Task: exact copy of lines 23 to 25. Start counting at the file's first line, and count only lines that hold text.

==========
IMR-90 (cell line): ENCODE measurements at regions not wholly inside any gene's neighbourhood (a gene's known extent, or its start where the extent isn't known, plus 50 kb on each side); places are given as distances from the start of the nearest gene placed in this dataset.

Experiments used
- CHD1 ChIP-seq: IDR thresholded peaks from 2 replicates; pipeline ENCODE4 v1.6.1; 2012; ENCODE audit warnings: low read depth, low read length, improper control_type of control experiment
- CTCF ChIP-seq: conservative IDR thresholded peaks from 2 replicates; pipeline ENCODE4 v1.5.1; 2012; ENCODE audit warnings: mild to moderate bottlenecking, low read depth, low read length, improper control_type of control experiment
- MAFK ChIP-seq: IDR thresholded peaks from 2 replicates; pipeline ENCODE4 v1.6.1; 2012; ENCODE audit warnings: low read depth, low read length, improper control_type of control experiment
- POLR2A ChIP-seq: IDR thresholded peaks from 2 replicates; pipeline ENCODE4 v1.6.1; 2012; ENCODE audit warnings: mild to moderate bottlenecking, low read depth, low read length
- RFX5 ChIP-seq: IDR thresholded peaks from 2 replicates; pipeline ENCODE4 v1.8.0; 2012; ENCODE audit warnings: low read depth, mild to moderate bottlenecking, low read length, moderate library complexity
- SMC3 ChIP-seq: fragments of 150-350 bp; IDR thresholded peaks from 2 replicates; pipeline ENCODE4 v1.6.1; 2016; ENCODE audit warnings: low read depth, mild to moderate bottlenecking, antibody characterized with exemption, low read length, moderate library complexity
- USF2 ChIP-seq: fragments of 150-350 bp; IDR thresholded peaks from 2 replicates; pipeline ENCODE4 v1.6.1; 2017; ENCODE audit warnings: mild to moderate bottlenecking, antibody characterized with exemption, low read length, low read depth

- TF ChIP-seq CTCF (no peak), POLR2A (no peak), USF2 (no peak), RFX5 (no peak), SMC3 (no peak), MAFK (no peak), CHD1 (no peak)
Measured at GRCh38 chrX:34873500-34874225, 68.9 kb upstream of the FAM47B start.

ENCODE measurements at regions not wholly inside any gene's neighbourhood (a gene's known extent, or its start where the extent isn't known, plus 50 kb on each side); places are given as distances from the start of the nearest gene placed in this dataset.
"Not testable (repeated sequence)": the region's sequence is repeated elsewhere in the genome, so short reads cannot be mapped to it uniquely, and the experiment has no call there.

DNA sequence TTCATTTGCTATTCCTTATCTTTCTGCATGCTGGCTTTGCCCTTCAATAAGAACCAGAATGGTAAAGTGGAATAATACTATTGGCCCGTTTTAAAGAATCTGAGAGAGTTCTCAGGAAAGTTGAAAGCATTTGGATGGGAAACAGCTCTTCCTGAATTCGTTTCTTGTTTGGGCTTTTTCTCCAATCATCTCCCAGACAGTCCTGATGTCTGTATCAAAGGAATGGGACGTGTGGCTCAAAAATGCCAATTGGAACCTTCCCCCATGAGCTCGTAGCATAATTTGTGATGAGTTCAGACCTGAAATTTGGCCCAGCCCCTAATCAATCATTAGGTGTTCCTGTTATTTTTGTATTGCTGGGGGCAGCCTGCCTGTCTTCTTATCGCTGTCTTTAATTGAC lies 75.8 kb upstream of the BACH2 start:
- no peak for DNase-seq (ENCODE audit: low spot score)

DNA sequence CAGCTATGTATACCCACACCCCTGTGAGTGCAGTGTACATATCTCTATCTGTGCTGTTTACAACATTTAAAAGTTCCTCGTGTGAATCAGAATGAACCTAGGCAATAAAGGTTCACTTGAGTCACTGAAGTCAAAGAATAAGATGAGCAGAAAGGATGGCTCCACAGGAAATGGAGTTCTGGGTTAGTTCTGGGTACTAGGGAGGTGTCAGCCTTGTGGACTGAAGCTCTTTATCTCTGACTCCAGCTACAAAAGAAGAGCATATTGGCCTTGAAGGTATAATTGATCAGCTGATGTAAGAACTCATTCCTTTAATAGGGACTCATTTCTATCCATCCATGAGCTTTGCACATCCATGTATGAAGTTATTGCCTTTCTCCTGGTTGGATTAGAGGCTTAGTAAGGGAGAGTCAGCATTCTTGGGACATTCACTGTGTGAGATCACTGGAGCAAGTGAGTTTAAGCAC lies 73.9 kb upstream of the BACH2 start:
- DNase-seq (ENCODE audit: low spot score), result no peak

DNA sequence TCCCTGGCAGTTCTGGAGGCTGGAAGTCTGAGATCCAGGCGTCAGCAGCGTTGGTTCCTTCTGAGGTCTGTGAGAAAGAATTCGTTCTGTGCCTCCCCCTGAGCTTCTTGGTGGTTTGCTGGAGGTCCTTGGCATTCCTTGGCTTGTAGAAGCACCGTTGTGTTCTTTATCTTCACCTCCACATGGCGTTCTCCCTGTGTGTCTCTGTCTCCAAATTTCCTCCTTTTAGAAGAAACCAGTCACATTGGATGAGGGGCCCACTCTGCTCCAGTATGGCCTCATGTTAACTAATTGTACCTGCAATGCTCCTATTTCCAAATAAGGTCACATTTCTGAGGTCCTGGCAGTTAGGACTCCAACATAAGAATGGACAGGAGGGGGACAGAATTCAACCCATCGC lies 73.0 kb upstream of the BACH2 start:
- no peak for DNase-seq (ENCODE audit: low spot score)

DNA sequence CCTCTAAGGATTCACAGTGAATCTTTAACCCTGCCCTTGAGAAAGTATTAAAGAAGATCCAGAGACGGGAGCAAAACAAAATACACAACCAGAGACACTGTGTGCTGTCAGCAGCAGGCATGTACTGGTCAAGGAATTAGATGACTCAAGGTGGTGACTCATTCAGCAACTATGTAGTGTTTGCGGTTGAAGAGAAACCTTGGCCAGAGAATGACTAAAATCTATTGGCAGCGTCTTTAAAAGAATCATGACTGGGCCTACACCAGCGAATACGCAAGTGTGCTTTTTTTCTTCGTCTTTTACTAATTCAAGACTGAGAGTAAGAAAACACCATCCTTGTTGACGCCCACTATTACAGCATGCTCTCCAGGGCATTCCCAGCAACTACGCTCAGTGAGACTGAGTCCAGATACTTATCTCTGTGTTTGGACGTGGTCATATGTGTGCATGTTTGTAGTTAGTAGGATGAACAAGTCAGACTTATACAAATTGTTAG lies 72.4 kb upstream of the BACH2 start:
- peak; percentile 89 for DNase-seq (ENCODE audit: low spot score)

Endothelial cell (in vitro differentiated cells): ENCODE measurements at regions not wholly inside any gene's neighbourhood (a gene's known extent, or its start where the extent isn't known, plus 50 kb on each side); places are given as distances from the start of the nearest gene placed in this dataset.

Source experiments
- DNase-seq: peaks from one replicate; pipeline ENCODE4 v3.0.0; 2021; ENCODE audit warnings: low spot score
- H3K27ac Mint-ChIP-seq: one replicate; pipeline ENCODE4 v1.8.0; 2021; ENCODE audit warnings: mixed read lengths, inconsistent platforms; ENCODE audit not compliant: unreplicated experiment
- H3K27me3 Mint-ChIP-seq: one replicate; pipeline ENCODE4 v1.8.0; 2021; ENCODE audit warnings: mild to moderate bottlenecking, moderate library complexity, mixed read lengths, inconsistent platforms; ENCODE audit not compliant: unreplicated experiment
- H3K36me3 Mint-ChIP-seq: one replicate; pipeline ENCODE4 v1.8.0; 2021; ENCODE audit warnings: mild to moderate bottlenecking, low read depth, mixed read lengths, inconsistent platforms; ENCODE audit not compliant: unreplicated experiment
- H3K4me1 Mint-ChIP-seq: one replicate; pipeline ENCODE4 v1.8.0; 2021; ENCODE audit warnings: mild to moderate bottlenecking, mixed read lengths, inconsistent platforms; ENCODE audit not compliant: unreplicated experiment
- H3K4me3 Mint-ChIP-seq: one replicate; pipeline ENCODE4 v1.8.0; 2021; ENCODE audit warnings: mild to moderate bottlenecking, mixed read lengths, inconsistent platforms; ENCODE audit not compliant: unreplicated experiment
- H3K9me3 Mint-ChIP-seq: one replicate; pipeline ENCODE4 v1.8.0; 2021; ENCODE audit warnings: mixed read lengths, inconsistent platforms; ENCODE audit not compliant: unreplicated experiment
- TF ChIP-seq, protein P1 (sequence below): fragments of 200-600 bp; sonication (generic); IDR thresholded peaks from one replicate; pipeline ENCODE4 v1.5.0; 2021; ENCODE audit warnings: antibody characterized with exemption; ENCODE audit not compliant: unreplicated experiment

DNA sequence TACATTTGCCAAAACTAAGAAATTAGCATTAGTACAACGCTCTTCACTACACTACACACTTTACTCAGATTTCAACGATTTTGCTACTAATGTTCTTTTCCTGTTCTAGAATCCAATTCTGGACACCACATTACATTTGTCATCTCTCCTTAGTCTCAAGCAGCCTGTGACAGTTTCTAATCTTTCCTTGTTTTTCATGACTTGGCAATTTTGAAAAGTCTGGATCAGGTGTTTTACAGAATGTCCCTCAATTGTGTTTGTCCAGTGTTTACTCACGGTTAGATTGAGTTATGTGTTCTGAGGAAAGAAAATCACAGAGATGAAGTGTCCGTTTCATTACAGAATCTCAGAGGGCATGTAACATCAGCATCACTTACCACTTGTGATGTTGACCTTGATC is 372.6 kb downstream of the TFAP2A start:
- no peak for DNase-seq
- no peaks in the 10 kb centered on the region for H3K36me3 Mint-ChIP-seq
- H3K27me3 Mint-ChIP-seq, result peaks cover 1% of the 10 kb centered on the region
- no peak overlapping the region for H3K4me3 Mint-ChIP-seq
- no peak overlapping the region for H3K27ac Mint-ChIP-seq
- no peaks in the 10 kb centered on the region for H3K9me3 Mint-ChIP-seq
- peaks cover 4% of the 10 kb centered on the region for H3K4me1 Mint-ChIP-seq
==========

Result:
Source experiments
- DNase-seq: peaks from one replicate; pipeline ENCODE4 v3.0.0; 2021; ENCODE audit warnings: low spot score
- H3K27ac Mint-ChIP-seq: one replicate; pipeline ENCODE4 v1.8.0; 2021; ENCODE audit warnings: mixed read lengths, inconsistent platforms; ENCODE audit not compliant: unreplicated experiment